Lyle Larson, PA-C

Lyle Larson is a Certified PA who has worked in cardiology and cardiothoracic surgery in a busy academic medical center for 30 years. He works with medical residents and fellows in surgical settings and recently co-authored the textbook Surgical Implantation of Cardiac Rhythm Devices 1st ed. Elsevier with his collaborating physician Dr. Jeanne Poole, MD. He is the first PA to co-author a surgical textbook directed for physicians and other practitioners in the cardiology subspecialty of electrophysiology.

Certified PA first to co-author book in electrophysiology

This year, Lyle Larson, MS, PhD, PA-C, adds pioneer to his list of many accolades. As the first physician assistant to co-author a textbook for physicians, Larson documented over 30 years of experience working in electrophysiology in Surgical Implantation of Cardiac Rhythm Devices with co-author and collaborating physician Jeanne Poole, MD. Electrophysiology deals with the diagnosis and treatment of heart rhythm disorders.

The genesis of the book began eight years ago when Larson and Poole saw a need for a comprehensive textbook on electrophysiology device implantation and envisioned a resource that addressed safe, effective surgical implantation of pacemakers, ICDs (implantable cardioverter defibrillators) and other devices. In its first edition, Surgical thoroughly covers surgical techniques and procedures ranging from sutures to special circumstances and complications. Medical providers training or requiring additional guidance to perform these complex procedures can refer to the book’s detailed illustrations and accompanying online video clips. The book debuted at the American College of Cardiology meeting in March 2017 and became the second highest selling textbook at the Heart Rhythm Society meeting in May 2017.

Off the heels of the book’s recent release, Poole and Larson are starting to gather data for a second edition. In the interim, Larson has a busy schedule fulfilling duties as clinically-practicing PA, teaching associate, preceptor and president of the Washington Academy of PAs, a role he’s held since 2016.

But rewind 30 years ago. and the blueprint for his career would look vastly different. After graduating from the University of Texas at Southwestern’s PA program, he initially planned to practice in rural health. Those ambitions were diverted after a job offer fell through due to the death of his hiring physician. Soon after, Larson accepted a position as a PA in the cardiology division at the University of Washington Medical Center. It was there that he met cardiac electrophysiologist, Poole, and they would go on to form a decades-long partnership as colleagues in medicine.

“I happened to be in the right place at the right time with the right people,” he said.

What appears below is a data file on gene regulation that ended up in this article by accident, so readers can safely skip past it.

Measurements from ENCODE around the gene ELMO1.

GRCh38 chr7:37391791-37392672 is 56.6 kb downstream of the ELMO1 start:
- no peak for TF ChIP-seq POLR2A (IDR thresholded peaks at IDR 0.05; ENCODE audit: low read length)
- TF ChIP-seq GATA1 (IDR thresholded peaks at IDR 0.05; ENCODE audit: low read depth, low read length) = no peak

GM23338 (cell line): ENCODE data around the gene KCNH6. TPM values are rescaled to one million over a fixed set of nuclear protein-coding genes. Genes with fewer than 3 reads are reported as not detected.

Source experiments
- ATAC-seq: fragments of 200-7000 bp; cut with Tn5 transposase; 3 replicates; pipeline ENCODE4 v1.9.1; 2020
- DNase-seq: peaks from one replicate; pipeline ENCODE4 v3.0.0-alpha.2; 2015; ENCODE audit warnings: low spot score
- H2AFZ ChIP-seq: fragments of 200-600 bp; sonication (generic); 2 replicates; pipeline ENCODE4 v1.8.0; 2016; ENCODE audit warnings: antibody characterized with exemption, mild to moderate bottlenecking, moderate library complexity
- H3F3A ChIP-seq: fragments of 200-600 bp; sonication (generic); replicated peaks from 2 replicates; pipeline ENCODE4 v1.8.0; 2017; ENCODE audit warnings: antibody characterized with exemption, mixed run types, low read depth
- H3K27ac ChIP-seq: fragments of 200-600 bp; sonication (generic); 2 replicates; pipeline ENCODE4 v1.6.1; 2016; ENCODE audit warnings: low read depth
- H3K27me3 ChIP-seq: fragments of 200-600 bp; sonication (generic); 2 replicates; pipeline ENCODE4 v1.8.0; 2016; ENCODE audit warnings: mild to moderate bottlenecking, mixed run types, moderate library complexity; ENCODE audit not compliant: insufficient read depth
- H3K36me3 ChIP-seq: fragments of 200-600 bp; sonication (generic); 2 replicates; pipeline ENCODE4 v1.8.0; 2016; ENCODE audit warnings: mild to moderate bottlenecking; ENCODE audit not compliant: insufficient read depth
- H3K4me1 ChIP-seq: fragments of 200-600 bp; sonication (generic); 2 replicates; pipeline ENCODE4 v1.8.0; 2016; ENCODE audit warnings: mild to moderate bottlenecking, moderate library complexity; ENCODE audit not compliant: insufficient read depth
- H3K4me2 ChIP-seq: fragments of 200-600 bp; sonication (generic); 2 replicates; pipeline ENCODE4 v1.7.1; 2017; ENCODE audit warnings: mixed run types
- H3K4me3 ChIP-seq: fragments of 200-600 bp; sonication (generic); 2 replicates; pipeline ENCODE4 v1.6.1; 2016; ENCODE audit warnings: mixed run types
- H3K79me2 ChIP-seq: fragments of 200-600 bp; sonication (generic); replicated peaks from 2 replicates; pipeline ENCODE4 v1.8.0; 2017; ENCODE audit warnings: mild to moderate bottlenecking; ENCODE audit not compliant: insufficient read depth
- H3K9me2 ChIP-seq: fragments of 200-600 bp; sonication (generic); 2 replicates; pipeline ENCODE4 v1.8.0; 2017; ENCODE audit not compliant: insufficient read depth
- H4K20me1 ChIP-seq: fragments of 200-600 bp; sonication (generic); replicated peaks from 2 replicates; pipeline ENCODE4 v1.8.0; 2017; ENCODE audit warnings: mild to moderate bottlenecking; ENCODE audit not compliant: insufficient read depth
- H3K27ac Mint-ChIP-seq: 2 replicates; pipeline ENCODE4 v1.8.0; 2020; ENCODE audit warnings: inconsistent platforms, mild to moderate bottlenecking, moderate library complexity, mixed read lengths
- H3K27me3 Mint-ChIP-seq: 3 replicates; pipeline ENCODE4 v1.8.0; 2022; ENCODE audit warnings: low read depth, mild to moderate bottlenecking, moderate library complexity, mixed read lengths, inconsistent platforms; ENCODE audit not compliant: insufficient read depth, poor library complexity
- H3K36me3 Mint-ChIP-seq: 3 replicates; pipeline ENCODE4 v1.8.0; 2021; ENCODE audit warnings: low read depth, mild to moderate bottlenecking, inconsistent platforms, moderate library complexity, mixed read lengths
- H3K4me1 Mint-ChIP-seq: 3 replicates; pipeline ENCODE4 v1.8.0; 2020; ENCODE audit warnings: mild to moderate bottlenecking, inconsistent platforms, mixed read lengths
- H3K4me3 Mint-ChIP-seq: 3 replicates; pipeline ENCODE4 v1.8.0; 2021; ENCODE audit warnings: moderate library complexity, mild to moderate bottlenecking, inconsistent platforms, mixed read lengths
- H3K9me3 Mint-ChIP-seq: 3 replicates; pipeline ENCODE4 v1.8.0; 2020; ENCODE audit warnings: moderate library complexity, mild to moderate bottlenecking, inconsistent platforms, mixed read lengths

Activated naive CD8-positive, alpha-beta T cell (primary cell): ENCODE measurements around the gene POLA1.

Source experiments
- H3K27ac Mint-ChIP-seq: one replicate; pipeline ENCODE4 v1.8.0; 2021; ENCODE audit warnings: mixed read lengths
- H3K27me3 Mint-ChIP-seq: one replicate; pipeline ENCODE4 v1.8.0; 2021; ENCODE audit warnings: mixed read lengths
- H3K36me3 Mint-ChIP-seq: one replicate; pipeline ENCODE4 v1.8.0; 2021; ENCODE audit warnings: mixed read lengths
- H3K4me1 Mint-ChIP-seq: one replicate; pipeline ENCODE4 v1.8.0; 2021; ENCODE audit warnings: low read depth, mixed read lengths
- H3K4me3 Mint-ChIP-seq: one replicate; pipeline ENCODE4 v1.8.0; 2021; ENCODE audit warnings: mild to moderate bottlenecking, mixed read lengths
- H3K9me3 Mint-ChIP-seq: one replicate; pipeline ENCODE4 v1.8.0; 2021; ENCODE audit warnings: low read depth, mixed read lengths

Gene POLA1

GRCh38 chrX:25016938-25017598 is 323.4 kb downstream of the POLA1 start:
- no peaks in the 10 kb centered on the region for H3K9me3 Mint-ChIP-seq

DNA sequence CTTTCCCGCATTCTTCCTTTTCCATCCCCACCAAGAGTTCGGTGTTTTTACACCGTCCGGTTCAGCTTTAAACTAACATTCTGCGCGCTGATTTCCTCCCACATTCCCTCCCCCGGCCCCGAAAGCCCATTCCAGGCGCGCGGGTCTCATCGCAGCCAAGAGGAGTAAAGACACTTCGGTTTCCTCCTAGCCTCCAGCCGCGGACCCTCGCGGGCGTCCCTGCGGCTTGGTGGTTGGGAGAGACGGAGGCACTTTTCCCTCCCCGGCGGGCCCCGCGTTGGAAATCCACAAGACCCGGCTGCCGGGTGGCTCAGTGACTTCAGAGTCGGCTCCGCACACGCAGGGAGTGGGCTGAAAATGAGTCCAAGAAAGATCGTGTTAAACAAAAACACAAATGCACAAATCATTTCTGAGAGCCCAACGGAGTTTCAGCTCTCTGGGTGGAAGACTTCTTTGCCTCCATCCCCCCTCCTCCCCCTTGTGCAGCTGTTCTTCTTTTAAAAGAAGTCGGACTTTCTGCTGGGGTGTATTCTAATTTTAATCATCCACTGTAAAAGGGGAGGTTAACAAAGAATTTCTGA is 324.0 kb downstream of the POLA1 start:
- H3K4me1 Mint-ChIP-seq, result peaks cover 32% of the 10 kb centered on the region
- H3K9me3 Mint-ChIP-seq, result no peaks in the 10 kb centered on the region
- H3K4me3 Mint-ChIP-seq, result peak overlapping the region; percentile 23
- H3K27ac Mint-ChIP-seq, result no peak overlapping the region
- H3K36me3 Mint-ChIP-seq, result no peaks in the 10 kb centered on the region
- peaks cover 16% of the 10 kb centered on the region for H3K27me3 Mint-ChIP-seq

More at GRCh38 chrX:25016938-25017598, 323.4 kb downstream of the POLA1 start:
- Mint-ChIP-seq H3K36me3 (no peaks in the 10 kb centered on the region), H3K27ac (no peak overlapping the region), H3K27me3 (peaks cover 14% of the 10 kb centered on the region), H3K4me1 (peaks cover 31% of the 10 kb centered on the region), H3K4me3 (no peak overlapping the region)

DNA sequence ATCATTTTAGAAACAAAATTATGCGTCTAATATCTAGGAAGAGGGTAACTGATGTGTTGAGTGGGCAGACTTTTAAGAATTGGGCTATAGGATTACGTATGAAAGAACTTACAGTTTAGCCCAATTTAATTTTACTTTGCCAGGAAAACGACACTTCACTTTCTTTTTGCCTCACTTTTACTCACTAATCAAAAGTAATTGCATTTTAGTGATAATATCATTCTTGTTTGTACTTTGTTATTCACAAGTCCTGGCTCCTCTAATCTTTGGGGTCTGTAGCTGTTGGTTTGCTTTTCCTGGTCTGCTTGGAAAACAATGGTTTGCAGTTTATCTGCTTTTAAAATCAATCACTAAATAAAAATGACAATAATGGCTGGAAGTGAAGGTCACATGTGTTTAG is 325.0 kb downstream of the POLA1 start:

Since 1986 he’s practiced clinically and taught medical students and fellows on electrophysiology surgical procedures. A typical day begins at 7 a.m. conducting clinical rounds on pre-operative patients. He then heads to an electrophysiology laboratory where he instructs fellows through surgical procedures while an attending physician either participates or observes. In the afternoon, he conducts another set of clinical rounds and allots time for administrative and academic responsibilities. Larson also precepts about 15 students per year from the MEDEX program in Seattle; the Heritage PA program in Toppenish, Wash.; and Marquette University’s PA program in Milwaukee.

“I like watching the light come on when students finally grasp a concept and understand what they’re doing,” he said about what he enjoys most about instructing. “It’s always been my goal to make complex things simple and simple things obvious.”

As Larson makes an indelible impact on the profession, his commitment to advancing his own skills is apparent in the way he “operates” too. He says, “From a surgical aspect, my attending physicians refer to me as MacGyver because I’m always trying to improve upon a surgical technique. I am also deeply influenced by the concepts illustrated in Anders Ericcson’s book Peak: Secrets from the New Science of Expertise.”

As a Certified PA in a surgical role at a hospital, Larson has watched the profession expand into new areas of growth, such as administration and medical research, and influence healthcare delivery across a variety of clinical settings.

“I like that it is continuing to evolve,” he said. “It’s not the same profession as when I started. It’s an honorable profession, and I think it will stand the test of time.”

PA-C…Educator…Preceptor and now Co-author…Because he’s opened new lanes for the profession, Larson’s accomplishment is one for the history books.